Step 1: Configure and Download the VMware Per-App Tunnel for Linux Installer

To Configure VMware Tunnel , you need the details of the server where you plan to install. Before configuration determine the deployment model, hostname(s), port(s), and which VMware Tunnel features to implement.

Available VMware Tunnel Features:

Micro-Segmentation with NSX requiresNSX integration and installation of the Per-App VPN component. However, other configuration options remain. Available features include: access log integration, SSL offloading, enterprise certificate authority integration, and more.

Then, use the configuration wizard to go through the installer settings step-by-step. Next, download the installer from the AirWatch Console, for use during Linux server installation. Please note, changing the details in this wizard creates a new configuration, and requires a reinstall of the VMware Tunnel.

AirWatch Console Configurations:
  1. Navigate to Groups & Settings > All Settings > System > Enterprise Integration > VMware Tunnel > Network Accessibility.
  2. Select Enable AirWatch Tunnel.
  3. Click Enabled for NSX Communicationand provide the NSX Manager URL and Admin Username and Password.

4. Sync Security Groups and block all non-compliant devices from the same configuration screen.

5. Select Download Linux Installer. This button downloads a single TAR file used for deploying the relay and endpoints.

6. Select Save.

Step 2: Install VMware Per-App Tunnel with NSX Enabled

After meeting the VMware Tunnel for Linux System Requirements, configuring VMware Tunnel settings, and downloading the installer, begin installation. Run the installer on a Linux server, and enable the service.

During VMware Tunnel configuration, you specify whether you are installing in a multi-tier or single-tier configuration.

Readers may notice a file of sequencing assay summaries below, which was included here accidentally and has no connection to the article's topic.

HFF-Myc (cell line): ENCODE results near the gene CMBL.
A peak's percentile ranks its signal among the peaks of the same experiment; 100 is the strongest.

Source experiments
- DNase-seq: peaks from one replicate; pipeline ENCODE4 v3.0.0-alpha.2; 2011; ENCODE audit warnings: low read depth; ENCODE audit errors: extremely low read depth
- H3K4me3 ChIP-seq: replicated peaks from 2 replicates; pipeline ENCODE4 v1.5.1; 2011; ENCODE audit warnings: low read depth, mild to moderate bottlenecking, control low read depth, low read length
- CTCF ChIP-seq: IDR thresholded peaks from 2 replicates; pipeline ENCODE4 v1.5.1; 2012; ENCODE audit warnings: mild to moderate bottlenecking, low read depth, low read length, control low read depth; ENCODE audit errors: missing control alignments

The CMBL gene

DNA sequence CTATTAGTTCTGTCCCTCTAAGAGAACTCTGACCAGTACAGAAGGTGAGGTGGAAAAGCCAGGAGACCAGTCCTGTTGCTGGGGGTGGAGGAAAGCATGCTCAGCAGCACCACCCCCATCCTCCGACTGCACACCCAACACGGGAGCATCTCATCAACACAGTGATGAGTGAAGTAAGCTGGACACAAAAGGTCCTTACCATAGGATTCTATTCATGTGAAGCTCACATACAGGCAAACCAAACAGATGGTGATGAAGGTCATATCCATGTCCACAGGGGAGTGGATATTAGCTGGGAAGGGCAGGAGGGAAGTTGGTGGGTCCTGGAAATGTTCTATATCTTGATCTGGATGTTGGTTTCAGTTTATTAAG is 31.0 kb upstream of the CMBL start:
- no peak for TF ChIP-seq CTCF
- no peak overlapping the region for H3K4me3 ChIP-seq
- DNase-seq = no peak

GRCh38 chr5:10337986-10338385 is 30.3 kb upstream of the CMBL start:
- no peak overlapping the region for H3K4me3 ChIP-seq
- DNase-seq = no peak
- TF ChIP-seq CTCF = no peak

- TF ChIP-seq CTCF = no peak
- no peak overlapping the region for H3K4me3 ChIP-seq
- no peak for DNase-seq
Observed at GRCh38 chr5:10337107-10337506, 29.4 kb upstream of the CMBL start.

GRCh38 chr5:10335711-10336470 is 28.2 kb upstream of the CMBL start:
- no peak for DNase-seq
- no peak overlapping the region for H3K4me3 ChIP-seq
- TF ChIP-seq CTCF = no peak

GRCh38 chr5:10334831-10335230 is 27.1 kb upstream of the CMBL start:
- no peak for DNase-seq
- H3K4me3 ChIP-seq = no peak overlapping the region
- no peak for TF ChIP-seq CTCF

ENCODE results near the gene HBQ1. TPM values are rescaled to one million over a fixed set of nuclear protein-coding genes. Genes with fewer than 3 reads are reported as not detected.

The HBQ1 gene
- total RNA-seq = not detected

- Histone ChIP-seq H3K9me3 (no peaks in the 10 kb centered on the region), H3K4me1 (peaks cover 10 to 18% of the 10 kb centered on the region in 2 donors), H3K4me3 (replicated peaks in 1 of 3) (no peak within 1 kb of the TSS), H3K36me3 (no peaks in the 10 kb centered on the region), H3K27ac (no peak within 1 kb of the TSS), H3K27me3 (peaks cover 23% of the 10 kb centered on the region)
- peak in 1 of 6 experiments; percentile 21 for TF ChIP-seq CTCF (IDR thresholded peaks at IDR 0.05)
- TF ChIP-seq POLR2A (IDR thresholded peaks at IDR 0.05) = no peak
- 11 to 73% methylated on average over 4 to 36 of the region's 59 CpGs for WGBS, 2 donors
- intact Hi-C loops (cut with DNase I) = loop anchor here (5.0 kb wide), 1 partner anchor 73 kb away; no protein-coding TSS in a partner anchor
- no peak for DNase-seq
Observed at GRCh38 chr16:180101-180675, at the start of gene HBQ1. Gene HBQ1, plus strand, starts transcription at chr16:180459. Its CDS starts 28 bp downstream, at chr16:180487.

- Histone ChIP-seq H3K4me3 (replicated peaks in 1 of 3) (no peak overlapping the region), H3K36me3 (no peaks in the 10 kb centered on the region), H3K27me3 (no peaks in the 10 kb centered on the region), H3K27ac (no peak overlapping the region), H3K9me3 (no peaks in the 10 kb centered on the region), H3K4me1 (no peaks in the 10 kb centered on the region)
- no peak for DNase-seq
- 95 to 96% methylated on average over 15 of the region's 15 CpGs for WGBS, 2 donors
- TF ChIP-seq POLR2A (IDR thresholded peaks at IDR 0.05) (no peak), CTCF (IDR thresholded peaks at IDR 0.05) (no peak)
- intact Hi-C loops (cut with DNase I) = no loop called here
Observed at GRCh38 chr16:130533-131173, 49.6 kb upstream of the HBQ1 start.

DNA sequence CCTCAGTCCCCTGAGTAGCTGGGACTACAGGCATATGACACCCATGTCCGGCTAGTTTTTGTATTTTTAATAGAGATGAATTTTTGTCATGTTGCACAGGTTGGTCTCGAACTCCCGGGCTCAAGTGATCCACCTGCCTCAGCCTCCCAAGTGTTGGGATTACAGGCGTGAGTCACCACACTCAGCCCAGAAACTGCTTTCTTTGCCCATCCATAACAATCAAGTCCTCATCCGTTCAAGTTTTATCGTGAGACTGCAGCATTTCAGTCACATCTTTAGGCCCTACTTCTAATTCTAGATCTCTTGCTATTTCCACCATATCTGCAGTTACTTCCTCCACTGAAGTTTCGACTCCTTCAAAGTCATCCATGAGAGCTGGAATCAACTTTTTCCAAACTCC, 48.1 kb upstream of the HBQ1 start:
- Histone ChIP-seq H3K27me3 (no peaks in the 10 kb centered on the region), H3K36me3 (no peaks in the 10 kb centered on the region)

• For multi-tier configurations, continue with the Install the AirWatchTunnel Front-End Server(Linux)steps.
  • For single-tier configurations Install the VMware Tunnel – Basic (Linux).

Important: After accepting the licensing agreement during installation, specifythe components to install. Enter 1to install Per-App Tunnel only.

Step 3: Create a Per-App VPN Profile

After configuring the VMware Tunnel server,Configure Per-App Tunnel Profile for iOS or Configure Per-App Tunnel Profile for Android.This profile enables specified applications to route HTTP(S) and TCP traffic through the VMware Per-App Tunnel. However, please note that the VPN profile can only take effect on devices with the VMware Tunnel application installed.

AirWatch Console Configurations
    1. Navigate to Devices > Profiles > List View > Add.
    2. Select the appropriate platform (iOS or Android).
    3. Configure a VPN Payload.
    4. Set the Connection Type to AirWatch Tunnel.
    5. Select the Per-App VPN Rules checkbox.

Step 4: Configure VMware Tunnel App

The VMware Tunnel application enables access to internal resources through managed applications. To Access the VMware Tunnel App for iOS or Access the VMware Tunnel App for Android end users must download and install the VMware Tunnel application from the App Store.

Step 5: Apply the Per-App VPN Profile and Security Group Mapping to Apps

After you create a per-app tunnel profile, Configure Public Apps to Use Per App Profile in the application configuration screen. This tells that application to use the defined VPNprofile when establishing connections.

On the application configuration screen, select the following options:

Learn More About VMware AirWatch – NSX Integration

To learn more about VMware NSX, check out the links below:

  • NSXproduct page
  • Next Generation Security with VMware AirWatch and NSX Integration Webinar
  • NSX Integration Hands On Lab(All Labs > AirWatch – NSX Integration)
  • VMware AirWatch and NSX Integration External FAQ
  • VMware AirWatch and VMware NSX Integration Guide

Because you liked this blog:

  • VMware NSX Micro-segmentation Day 1 Book Available!
  • New! VMware 2016 State of the Digital Workspace Report
  • Challenges & Benefits of Digital Workspace Transformation: Q&A with VMware&#rsquo;s Shankar Iyer

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VMware AirWatch Android Enterprise Enhancements

The recent Android Enterprise enhancements for VMware AirWatch make setting upan enterprise mobility management (EMM) solution easier than ever. Use these improvements to secure an Android bring-your-own-device (BYOD) deployment, without sacrificing user experience. To get started, check out ourVMware AirWatch Android Enterpriseinfographic which provides an overview of the enhancements and key configurations.